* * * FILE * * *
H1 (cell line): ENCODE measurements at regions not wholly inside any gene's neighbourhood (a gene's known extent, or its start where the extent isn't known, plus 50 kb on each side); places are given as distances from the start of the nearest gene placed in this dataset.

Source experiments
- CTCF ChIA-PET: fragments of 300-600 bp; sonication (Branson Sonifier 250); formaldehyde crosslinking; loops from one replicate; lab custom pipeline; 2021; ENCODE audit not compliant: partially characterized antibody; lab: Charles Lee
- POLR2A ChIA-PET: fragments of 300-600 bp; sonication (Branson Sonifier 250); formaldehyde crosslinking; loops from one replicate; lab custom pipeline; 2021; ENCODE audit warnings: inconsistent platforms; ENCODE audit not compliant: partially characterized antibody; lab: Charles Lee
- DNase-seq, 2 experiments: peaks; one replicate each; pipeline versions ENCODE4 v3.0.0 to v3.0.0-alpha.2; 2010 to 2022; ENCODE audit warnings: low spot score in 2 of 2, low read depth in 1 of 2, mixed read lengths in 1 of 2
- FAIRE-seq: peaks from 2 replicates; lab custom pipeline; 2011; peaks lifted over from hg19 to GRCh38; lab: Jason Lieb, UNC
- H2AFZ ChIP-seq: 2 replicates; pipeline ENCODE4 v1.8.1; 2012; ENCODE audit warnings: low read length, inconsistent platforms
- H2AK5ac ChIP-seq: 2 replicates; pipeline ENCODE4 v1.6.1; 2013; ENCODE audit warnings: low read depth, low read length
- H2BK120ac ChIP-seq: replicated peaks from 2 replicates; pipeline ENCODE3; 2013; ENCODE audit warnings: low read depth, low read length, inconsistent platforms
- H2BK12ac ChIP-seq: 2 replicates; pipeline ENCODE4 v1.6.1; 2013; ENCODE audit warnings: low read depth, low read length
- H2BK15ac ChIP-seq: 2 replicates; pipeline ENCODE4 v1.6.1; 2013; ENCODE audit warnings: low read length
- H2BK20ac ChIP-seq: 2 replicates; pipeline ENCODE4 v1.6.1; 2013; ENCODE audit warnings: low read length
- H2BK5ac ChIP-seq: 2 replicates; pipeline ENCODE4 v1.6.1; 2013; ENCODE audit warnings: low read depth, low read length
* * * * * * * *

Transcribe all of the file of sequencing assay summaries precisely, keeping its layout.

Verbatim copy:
H1 (cell line): ENCODE measurements at regions not wholly inside any gene's neighbourhood (a gene's known extent, or its start where the extent isn't known, plus 50 kb on each side); places are given as distances from the start of the nearest gene placed in this dataset.

Source experiments
- CTCF ChIA-PET: fragments of 300-600 bp; sonication (Branson Sonifier 250); formaldehyde crosslinking; loops from one replicate; lab custom pipeline; 2021; ENCODE audit not compliant: partially characterized antibody; lab: Charles Lee
- POLR2A ChIA-PET: fragments of 300-600 bp; sonication (Branson Sonifier 250); formaldehyde crosslinking; loops from one replicate; lab custom pipeline; 2021; ENCODE audit warnings: inconsistent platforms; ENCODE audit not compliant: partially characterized antibody; lab: Charles Lee
- DNase-seq, 2 experiments: peaks; one replicate each; pipeline versions ENCODE4 v3.0.0 to v3.0.0-alpha.2; 2010 to 2022; ENCODE audit warnings: low spot score in 2 of 2, low read depth in 1 of 2, mixed read lengths in 1 of 2
- FAIRE-seq: peaks from 2 replicates; lab custom pipeline; 2011; peaks lifted over from hg19 to GRCh38; lab: Jason Lieb, UNC
- H2AFZ ChIP-seq: 2 replicates; pipeline ENCODE4 v1.8.1; 2012; ENCODE audit warnings: low read length, inconsistent platforms
- H2AK5ac ChIP-seq: 2 replicates; pipeline ENCODE4 v1.6.1; 2013; ENCODE audit warnings: low read depth, low read length
- H2BK120ac ChIP-seq: replicated peaks from 2 replicates; pipeline ENCODE3; 2013; ENCODE audit warnings: low read depth, low read length, inconsistent platforms
- H2BK12ac ChIP-seq: 2 replicates; pipeline ENCODE4 v1.6.1; 2013; ENCODE audit warnings: low read depth, low read length
- H2BK15ac ChIP-seq: 2 replicates; pipeline ENCODE4 v1.6.1; 2013; ENCODE audit warnings: low read length
- H2BK20ac ChIP-seq: 2 replicates; pipeline ENCODE4 v1.6.1; 2013; ENCODE audit warnings: low read length
- H2BK5ac ChIP-seq: 2 replicates; pipeline ENCODE4 v1.6.1; 2013; ENCODE audit warnings: low read depth, low read length